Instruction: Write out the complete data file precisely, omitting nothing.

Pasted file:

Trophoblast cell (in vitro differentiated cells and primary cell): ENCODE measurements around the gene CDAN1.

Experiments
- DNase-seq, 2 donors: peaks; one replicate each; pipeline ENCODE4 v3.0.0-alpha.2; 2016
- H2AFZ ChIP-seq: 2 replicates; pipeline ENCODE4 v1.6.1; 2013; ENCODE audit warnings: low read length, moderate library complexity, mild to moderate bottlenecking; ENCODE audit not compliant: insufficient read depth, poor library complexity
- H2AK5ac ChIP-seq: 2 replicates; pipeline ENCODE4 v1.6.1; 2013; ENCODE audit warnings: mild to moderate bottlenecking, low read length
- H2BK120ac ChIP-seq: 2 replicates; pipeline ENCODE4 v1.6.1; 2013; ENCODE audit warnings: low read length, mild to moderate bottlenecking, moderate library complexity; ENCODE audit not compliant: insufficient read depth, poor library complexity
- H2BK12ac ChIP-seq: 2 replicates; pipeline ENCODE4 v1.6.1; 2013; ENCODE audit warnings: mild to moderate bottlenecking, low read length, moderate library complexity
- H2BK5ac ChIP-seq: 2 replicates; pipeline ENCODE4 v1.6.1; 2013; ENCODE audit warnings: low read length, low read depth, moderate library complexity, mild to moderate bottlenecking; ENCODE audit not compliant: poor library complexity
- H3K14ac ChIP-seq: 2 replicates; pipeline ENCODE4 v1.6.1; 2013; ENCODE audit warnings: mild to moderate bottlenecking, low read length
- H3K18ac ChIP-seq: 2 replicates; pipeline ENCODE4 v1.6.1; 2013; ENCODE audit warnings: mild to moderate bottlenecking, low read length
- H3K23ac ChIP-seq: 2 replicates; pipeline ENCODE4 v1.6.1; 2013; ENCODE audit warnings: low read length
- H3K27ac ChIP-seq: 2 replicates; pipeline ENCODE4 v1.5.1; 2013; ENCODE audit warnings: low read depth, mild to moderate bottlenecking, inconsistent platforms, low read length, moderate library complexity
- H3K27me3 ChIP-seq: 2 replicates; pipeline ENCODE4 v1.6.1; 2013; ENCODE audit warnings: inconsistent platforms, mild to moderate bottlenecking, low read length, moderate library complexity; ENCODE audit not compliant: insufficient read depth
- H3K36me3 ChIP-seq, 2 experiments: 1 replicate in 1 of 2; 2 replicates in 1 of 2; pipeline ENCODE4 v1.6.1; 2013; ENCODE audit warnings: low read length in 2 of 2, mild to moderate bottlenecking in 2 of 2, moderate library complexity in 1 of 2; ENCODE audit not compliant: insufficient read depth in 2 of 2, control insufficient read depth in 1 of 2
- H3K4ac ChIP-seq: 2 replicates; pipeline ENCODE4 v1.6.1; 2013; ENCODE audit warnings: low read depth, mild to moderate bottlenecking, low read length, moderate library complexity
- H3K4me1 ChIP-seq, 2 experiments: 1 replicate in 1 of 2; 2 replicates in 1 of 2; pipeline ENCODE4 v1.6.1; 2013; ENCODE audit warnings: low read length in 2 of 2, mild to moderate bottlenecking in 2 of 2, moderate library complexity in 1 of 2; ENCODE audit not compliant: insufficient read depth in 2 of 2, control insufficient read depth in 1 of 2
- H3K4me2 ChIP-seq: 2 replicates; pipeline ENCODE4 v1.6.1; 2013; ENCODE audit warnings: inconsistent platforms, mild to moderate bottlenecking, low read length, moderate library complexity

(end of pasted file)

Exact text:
Trophoblast cell (in vitro differentiated cells and primary cell): ENCODE measurements around the gene CDAN1.

Experiments
- DNase-seq, 2 donors: peaks; one replicate each; pipeline ENCODE4 v3.0.0-alpha.2; 2016
- H2AFZ ChIP-seq: 2 replicates; pipeline ENCODE4 v1.6.1; 2013; ENCODE audit warnings: low read length, moderate library complexity, mild to moderate bottlenecking; ENCODE audit not compliant: insufficient read depth, poor library complexity
- H2AK5ac ChIP-seq: 2 replicates; pipeline ENCODE4 v1.6.1; 2013; ENCODE audit warnings: mild to moderate bottlenecking, low read length
- H2BK120ac ChIP-seq: 2 replicates; pipeline ENCODE4 v1.6.1; 2013; ENCODE audit warnings: low read length, mild to moderate bottlenecking, moderate library complexity; ENCODE audit not compliant: insufficient read depth, poor library complexity
- H2BK12ac ChIP-seq: 2 replicates; pipeline ENCODE4 v1.6.1; 2013; ENCODE audit warnings: mild to moderate bottlenecking, low read length, moderate library complexity
- H2BK5ac ChIP-seq: 2 replicates; pipeline ENCODE4 v1.6.1; 2013; ENCODE audit warnings: low read length, low read depth, moderate library complexity, mild to moderate bottlenecking; ENCODE audit not compliant: poor library complexity
- H3K14ac ChIP-seq: 2 replicates; pipeline ENCODE4 v1.6.1; 2013; ENCODE audit warnings: mild to moderate bottlenecking, low read length
- H3K18ac ChIP-seq: 2 replicates; pipeline ENCODE4 v1.6.1; 2013; ENCODE audit warnings: mild to moderate bottlenecking, low read length
- H3K23ac ChIP-seq: 2 replicates; pipeline ENCODE4 v1.6.1; 2013; ENCODE audit warnings: low read length
- H3K27ac ChIP-seq: 2 replicates; pipeline ENCODE4 v1.5.1; 2013; ENCODE audit warnings: low read depth, mild to moderate bottlenecking, inconsistent platforms, low read length, moderate library complexity
- H3K27me3 ChIP-seq: 2 replicates; pipeline ENCODE4 v1.6.1; 2013; ENCODE audit warnings: inconsistent platforms, mild to moderate bottlenecking, low read length, moderate library complexity; ENCODE audit not compliant: insufficient read depth
- H3K36me3 ChIP-seq, 2 experiments: 1 replicate in 1 of 2; 2 replicates in 1 of 2; pipeline ENCODE4 v1.6.1; 2013; ENCODE audit warnings: low read length in 2 of 2, mild to moderate bottlenecking in 2 of 2, moderate library complexity in 1 of 2; ENCODE audit not compliant: insufficient read depth in 2 of 2, control insufficient read depth in 1 of 2
- H3K4ac ChIP-seq: 2 replicates; pipeline ENCODE4 v1.6.1; 2013; ENCODE audit warnings: low read depth, mild to moderate bottlenecking, low read length, moderate library complexity
- H3K4me1 ChIP-seq, 2 experiments: 1 replicate in 1 of 2; 2 replicates in 1 of 2; pipeline ENCODE4 v1.6.1; 2013; ENCODE audit warnings: low read length in 2 of 2, mild to moderate bottlenecking in 2 of 2, moderate library complexity in 1 of 2; ENCODE audit not compliant: insufficient read depth in 2 of 2, control insufficient read depth in 1 of 2
- H3K4me2 ChIP-seq: 2 replicates; pipeline ENCODE4 v1.6.1; 2013; ENCODE audit warnings: inconsistent platforms, mild to moderate bottlenecking, low read length, moderate library complexity